This feels a little like my first day of school when I was five, which I loved. I was so happy to finally be with the bigger kids. I had wanted to start school a year before, when my brother started, but of course I wasn’t allowed. But finally I got there.
This is of course, my first post for Canvas, and that is equally exciting. I’m not 100 per cent sure quite what to expect but I know some of the ‘kids’, and am very happy to be here. This has been something I have wanted to do for a while, but the time wasn’t quite right. Now it is, and so I’m here.
I do something a little different from most bloggers. I use my own name. No pseudonym for me. While there are definite advantages in using one, and for most people it makes good sense, for me, using my own name is too important.
Remember playing hide and seek, as a child? I admit I hated it because as I was usually the youngest, I always had this fear that I would be off hiding in some cupboard and the rest of the kids would decide to end the game. They just wouldn’t tell me, and I would be left in that cupboard for the rest of the day wondering why they had never found me.
I was only just a teenager (fourteen) when I began another, more sinister, ‘game’ of hide and seek. It would stretch on for some fourteen years before there was any hope of the ‘game’ being over. Two men (not linked to each other) simultaneously stalked me, while I hid.
I became pretty good at the ‘game’ of hiding. I knew to always look over my shoulder to see who was behind me, I learnt to scan a crowd to check who was, and wasn’t, in that crowd. One of the men rode a motorbike and I could spot that bike from a distance. I knew which friends it was safe to visit at their homes, and which were not safe. I learnt who would watch my back, and who could not be relied on to do that. I learnt who my real friends were. I learnt never to answer the phone, never answer the door. I knew that once I left home at 18, it was going to be pretty necessary to keep on the move, so that I would never be caught up to. I had to be one step ahead, always. And while I had friends who did what they could to protect me, I realised that no one else was affected by this, and so no one was going to help me end the ‘game’.
This ‘game’ of hide and seek ended when I was nearly thirty. By that stage I had fled to the other end of the country and changed my name. Oh, and I had married someone (as part of changing my name) but married him mostly because I was terrified that if I didn’t, he would eventually become another stalker. By that time, everyone was a potential stalker to me.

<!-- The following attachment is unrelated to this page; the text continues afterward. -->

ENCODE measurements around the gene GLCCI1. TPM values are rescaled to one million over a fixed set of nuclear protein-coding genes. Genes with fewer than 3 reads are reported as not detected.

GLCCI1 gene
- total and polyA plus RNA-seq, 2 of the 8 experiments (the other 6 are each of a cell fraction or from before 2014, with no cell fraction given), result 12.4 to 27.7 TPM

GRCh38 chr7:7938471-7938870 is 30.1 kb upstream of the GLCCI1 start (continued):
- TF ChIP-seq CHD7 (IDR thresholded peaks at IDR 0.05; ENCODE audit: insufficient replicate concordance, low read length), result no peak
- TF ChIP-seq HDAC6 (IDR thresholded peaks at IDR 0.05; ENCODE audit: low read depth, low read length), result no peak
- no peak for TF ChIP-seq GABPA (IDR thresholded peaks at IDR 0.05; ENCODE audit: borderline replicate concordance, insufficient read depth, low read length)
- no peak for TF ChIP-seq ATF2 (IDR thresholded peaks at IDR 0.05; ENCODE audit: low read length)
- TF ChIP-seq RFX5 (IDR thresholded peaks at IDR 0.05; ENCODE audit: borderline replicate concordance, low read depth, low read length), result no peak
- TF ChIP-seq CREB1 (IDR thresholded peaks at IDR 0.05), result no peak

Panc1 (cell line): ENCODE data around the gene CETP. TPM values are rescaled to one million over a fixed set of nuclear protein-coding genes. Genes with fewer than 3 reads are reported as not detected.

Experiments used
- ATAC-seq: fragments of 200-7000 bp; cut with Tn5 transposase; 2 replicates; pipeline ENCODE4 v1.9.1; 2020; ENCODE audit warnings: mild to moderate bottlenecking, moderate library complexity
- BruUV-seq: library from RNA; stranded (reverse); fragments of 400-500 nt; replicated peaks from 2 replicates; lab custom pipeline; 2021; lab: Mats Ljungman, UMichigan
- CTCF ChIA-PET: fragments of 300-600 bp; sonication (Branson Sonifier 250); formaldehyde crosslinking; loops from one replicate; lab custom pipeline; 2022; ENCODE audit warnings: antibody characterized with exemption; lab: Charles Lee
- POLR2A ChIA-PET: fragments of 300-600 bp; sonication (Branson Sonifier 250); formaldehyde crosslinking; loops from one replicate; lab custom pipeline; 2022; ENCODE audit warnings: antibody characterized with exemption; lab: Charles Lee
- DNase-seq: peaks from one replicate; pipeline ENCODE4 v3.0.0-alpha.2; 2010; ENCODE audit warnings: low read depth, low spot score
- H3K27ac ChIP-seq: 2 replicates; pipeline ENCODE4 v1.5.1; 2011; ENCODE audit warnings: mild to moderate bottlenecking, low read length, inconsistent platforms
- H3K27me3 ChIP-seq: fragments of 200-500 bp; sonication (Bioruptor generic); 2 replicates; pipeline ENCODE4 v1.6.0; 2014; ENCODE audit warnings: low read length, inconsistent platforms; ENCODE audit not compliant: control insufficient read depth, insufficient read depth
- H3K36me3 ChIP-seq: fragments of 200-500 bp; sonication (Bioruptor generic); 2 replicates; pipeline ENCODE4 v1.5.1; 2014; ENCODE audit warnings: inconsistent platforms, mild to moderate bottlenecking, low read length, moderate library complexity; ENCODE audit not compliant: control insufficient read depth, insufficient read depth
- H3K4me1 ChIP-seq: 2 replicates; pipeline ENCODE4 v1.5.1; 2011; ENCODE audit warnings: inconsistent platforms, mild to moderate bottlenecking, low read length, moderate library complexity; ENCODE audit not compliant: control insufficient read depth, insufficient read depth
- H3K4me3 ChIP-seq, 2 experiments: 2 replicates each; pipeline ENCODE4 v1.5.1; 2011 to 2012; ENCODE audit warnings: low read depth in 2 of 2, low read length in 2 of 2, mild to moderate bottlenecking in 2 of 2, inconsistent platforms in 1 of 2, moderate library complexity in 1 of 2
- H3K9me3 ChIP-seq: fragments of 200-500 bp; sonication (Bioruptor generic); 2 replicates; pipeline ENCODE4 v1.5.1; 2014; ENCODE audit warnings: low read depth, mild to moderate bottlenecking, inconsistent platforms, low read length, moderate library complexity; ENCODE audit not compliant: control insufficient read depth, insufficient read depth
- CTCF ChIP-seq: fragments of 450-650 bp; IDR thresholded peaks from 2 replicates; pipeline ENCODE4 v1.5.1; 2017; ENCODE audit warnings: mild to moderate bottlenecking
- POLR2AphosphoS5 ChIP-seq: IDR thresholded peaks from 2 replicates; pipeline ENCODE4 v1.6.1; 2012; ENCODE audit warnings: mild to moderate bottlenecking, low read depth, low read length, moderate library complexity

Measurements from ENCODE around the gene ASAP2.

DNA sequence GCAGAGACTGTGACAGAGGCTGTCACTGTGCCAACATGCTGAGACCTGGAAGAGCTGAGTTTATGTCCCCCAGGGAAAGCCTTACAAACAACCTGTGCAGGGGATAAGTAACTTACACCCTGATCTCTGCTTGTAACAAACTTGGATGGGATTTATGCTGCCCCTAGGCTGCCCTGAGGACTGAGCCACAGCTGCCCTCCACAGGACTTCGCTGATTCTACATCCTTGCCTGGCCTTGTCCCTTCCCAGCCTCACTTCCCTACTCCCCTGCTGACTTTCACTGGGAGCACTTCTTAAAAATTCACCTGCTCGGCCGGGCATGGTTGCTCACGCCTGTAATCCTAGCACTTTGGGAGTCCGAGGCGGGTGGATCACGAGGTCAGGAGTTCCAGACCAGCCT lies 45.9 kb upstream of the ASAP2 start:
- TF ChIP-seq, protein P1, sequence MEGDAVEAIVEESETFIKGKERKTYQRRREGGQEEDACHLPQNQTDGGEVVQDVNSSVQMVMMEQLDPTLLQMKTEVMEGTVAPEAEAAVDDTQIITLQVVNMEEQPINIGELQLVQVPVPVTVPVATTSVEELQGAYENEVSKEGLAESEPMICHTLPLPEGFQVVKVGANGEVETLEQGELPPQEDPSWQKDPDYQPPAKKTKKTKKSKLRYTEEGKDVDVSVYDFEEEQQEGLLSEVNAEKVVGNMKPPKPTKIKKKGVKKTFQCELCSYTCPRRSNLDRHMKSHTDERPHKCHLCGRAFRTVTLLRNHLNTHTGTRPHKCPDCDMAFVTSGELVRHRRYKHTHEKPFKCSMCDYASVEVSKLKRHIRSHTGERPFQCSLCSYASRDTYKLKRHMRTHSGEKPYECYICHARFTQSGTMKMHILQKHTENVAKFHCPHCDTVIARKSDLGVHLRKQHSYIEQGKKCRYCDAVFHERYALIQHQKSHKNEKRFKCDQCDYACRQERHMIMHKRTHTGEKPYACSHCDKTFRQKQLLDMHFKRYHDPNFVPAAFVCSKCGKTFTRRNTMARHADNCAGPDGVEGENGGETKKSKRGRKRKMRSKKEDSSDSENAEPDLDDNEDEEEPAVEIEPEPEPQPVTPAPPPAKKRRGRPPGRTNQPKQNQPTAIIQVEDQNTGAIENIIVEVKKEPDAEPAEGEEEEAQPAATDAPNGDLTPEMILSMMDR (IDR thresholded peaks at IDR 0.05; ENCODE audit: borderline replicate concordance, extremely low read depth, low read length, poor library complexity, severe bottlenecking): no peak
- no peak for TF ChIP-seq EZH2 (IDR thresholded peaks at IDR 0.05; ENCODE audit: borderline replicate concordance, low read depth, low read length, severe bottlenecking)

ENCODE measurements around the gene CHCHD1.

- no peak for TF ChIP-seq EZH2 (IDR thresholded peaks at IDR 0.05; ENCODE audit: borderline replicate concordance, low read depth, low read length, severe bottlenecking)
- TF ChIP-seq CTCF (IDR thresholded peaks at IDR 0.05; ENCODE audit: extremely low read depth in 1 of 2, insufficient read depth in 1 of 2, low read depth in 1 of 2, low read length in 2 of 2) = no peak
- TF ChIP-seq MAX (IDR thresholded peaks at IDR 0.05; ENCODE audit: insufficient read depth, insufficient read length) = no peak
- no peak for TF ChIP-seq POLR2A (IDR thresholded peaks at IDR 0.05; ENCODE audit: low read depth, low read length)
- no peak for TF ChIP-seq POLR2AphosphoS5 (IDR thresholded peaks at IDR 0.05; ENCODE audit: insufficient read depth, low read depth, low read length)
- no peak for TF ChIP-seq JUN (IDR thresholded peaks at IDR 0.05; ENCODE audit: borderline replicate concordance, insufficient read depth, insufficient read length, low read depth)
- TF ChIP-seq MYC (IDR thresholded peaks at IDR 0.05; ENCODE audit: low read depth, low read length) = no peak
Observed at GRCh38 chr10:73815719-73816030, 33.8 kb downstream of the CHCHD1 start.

I was also very sick. My mental health had finally crashed under the weight of the ‘game’ and I was diagnosed with depression, Anorexia Nervosa, and not surprisingly, Post Traumatic Stress Disorder (PTSD). That’s what one (very long) ‘game’ of hide and seek could do to me. I’m sure the effects on the other ‘players’ were not quite so dramatic, although admittedly one had a diagnosis of schizophrenia and his stalking efforts would escalate as his level of mental health went down. Unfortunately his mental health workers were entirely uninterested in working with this issue (another story!).
PTSD has a habit of going on and on, so for years afterward I still felt stalked, even though I wasn’t. The trauma in my mind simply kept repeating itself and I still didn’t feel safe. Even now there are things I do to protect myself. It’s just natural to me, although I guess it’s a strange sort of natural. I had spent years not wanting to be me. I didn’t want to be Cate Reddell, because these men had wrecked my identity for me.
But as I started to heal, after a whole lot of treatment, I wanted to be me again. The first step was to change my name back. To take back what was mine.
And so writing in my own name is really important to me. I am allowing myself to be me. Does that make sense? I don’t want to spend any more of my life hiding, so the last thing I want to do is write under a pseudonym.
I know there are some risks involved, but you won’t find my photo on here and you won’t recognise me in the street. The benefits of being proud of being able to be me again, far outweighs the risks for me. I recognise it’s not like that for everyone, and I totally respect that. I’m not in any way saying that others should do what I’m doing. But for me? It’s perfectly right. No more hide and seek.
I am Cate Reddell, and I’m really happy to be joining the Canvas team.
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